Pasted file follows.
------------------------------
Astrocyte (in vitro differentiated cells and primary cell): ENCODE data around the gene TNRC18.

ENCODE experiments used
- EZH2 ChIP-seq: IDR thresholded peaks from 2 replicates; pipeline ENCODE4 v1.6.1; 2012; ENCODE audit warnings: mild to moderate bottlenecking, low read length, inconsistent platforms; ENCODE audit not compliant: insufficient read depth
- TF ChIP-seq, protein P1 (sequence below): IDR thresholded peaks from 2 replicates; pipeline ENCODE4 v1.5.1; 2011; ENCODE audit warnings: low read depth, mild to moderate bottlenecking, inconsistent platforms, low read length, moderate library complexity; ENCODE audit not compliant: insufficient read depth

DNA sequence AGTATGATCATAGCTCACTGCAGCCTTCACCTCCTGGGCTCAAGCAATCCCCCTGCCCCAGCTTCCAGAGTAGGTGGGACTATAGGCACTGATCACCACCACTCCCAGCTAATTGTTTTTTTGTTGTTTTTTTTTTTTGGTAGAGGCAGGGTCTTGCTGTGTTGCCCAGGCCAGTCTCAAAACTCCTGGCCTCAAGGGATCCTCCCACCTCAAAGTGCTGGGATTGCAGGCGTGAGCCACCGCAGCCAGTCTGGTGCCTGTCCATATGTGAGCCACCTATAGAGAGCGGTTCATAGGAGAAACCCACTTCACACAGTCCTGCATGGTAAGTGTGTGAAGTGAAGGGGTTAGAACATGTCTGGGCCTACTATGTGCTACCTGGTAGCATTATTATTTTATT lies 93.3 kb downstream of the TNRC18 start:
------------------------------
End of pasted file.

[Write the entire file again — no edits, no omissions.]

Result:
Astrocyte (in vitro differentiated cells and primary cell): ENCODE data around the gene TNRC18.

ENCODE experiments used
- EZH2 ChIP-seq: IDR thresholded peaks from 2 replicates; pipeline ENCODE4 v1.6.1; 2012; ENCODE audit warnings: mild to moderate bottlenecking, low read length, inconsistent platforms; ENCODE audit not compliant: insufficient read depth
- TF ChIP-seq, protein P1 (sequence below): IDR thresholded peaks from 2 replicates; pipeline ENCODE4 v1.5.1; 2011; ENCODE audit warnings: low read depth, mild to moderate bottlenecking, inconsistent platforms, low read length, moderate library complexity; ENCODE audit not compliant: insufficient read depth

DNA sequence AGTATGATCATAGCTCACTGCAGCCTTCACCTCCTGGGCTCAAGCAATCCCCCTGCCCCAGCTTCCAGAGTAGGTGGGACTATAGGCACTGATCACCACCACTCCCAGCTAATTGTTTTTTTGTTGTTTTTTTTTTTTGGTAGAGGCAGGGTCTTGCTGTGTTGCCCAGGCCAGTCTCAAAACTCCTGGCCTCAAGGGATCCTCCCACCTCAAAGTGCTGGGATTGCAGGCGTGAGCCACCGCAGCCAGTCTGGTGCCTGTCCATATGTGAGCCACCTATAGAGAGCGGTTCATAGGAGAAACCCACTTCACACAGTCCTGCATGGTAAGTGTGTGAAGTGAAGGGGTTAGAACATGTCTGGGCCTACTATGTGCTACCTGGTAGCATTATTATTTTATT lies 93.3 kb downstream of the TNRC18 start: